Tag Archives: Racism

The Impact of Race Relations on Criminal Justice

Kim Workman

As Māori society began to disintegrate, the justice system mopped up those who were deemed a public nuisance.  In the 1930’s Māori “lads” were sent off to borstal “in their own interests” because they were judged to have come from bad surroundings – a practice since taken over by youth justice institutions.[1]  In 1902, Māori constituted 2.8 percent of all prisoners received – by 1934 that number had risen to 8.9 percent.[2]  Prison sucked up all types of offenders from the lower strata of society: the small time repeat offenders, drunks, vagrants, the mentally ill, and so on.

By the 1930’s, while New Zealand had very little crime, it had an average prison population three times greater in proportion to the general population, than that of England and Wales.[3]

Prison provided social benefits: it hid our failures from view; it allowed politicians and the courts to maintain public credibility; it satisfied a public demand for retribution. [4]   New Zealand had become a punitive and mean-spirited society. [5]

The impact of the Māori urban migration of the 1950’s was predictable. [6]  Between 1954 and 1958, reported Māori youth offending rose by 50%.[7]  One of the factors that caused this increase related not to how Māori behaved in this strange and new urban world but   how they were treated by non-Māori.  Māori urban migrants were perceived and treated as a potentially dangerous underclass.  We were outsiders.

The Police, like much of the public service in the 1950’s was unapologetically monocultural.   In 1951, the Police boasted one Māori police officer, Bill Carran, who had joined the police in 1920, and retired in 1958, as an Assistant Commissioner.  Carran, of mixed descent, was referred to disparagingly as ‘the Black Tracker’ by his colleagues, and survived by downplaying his Māori heritage, and emphasising his pākehā side. [8]

When Commissioner JB Young canvassed his staff in 1950 about recruiting Māori , he found them ‘almost unanimously opposed’.  The Senior Sergeant at Taihape commented:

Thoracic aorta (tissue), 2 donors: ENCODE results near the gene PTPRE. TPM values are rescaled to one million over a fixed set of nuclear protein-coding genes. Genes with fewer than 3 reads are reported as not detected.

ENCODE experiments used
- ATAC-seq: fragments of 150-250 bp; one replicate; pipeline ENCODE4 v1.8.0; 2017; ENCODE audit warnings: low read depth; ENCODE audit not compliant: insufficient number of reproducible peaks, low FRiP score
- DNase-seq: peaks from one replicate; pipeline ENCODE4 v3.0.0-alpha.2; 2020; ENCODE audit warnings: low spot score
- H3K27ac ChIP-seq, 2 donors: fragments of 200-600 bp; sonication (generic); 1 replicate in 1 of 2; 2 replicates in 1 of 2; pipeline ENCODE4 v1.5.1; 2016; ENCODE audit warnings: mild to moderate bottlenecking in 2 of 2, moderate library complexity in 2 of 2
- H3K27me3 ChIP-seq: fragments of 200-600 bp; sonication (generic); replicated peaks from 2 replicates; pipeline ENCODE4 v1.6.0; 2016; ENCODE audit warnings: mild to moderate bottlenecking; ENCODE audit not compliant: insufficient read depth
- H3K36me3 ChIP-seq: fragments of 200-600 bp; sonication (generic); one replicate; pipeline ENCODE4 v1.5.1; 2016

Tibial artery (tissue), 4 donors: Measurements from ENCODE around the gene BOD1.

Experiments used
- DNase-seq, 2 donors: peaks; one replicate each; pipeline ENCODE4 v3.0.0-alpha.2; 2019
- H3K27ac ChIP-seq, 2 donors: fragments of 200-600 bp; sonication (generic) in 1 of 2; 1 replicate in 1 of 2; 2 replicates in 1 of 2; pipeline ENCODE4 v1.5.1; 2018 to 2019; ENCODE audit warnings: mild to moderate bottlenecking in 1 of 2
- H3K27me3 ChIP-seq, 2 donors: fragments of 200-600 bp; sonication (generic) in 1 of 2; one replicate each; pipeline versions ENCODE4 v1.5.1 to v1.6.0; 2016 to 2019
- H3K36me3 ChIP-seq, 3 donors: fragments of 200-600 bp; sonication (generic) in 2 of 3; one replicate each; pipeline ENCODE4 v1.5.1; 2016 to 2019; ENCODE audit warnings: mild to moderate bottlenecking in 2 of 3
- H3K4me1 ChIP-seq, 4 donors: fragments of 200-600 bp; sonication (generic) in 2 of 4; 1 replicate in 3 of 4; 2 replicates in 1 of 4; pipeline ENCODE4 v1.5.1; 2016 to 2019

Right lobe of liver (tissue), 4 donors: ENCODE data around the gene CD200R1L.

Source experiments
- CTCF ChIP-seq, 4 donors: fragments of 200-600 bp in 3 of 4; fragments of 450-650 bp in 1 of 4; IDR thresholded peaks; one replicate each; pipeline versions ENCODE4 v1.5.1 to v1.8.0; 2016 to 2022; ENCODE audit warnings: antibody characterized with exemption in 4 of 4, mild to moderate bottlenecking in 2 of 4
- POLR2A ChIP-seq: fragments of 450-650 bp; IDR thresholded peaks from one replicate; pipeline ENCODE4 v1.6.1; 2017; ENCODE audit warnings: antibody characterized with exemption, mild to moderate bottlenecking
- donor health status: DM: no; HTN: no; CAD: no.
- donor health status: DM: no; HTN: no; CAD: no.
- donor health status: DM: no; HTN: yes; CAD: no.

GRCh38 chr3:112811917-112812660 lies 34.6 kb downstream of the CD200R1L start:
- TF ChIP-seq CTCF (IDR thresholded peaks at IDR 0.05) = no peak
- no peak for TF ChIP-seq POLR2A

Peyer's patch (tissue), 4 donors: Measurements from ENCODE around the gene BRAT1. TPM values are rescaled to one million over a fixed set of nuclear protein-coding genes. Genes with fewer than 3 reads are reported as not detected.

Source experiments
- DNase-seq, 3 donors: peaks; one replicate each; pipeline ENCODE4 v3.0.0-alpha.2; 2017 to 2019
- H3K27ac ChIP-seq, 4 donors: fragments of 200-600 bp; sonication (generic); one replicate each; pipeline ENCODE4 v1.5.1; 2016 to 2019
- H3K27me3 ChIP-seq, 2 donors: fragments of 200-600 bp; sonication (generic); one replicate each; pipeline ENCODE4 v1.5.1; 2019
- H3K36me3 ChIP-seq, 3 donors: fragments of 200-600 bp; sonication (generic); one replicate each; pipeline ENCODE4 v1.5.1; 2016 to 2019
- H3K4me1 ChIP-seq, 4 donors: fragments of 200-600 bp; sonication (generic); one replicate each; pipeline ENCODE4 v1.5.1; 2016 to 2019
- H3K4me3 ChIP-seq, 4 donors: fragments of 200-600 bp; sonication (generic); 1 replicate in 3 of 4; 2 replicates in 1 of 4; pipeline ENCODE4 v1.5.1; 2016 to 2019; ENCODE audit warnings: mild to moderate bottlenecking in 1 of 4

The average European would strongly resent being corrected or reprimanded by a Maori, particularly in some districts where the colour line is still observed.  On the other hand, the average Māori appointee would be inclined to suffer from an inferiority complex when dealing with Europeans, or be imbued with authority and fail to use discretion when dealing with Maoris.” [9] Continue reading The Impact of Race Relations on Criminal Justice

Unconscious Bias, NZ Police and Bullshit

This commentary deals with two recent issues that arose in relation to the New Zealand Police (NZ Police): the first is the recent ‘confession’ of the Police Commissioner that some members of the NZ Police suffered from ‘unconscious bias’, and the second is the decision by officials at NZ Police National Headquarters to designate researcher and criminologist Jarrod Gilbert as ‘unsuitable’ for carrying out research because of his gang associations.

The New Zealand Police, Bias, Racism and Bullshit

Humbug: deceptive misrepresentation, short of lying, especially by pretentious word or deed, of somebody’s own thoughts, feelings, or attitudes.

                                                                                                                                Max Black (1982)

According to the American philosopher Harry Frankfurt (2005: 1) “[o]ne of the most salient features of our culture is that there is so much bullshit. Everyone knows this.  Each of us contributes his share. But we tend to take the situation for granted”. I agree entirely with Professor Frankfurt’s summation of just how much bullshit is spread around, except to add the caveat that some of us contribute a whole lot more bullshit to the pile that invariably washes over the social context. Continue reading Unconscious Bias, NZ Police and Bullshit

‘Grooming’ and Racialisation Politics

In the wake of 9/11, contemporary Islamophobia has become globalised, especially in the ‘West’. In turn, ‘a global stock of clichés, stereotypes and folk myths about the Muslim ‘Other’’ are frequently drawn upon to inform common sense about local circumstances and local events. These processes can underpin ‘a seemingly never-ending series of moral panic spirals in which the perceived deviance of Muslims is amplified’.

In recent research, Waqas Tufail (a Senior Lecturer in Criminology at Leeds Beckett University) and Scott Poynting (adjunct Professor at the University of Western Sydney) have traced how Muslim communities became demonised following a case of ‘grooming’ and sexual violence in Rochdale, UK. Continue reading ‘Grooming’ and Racialisation Politics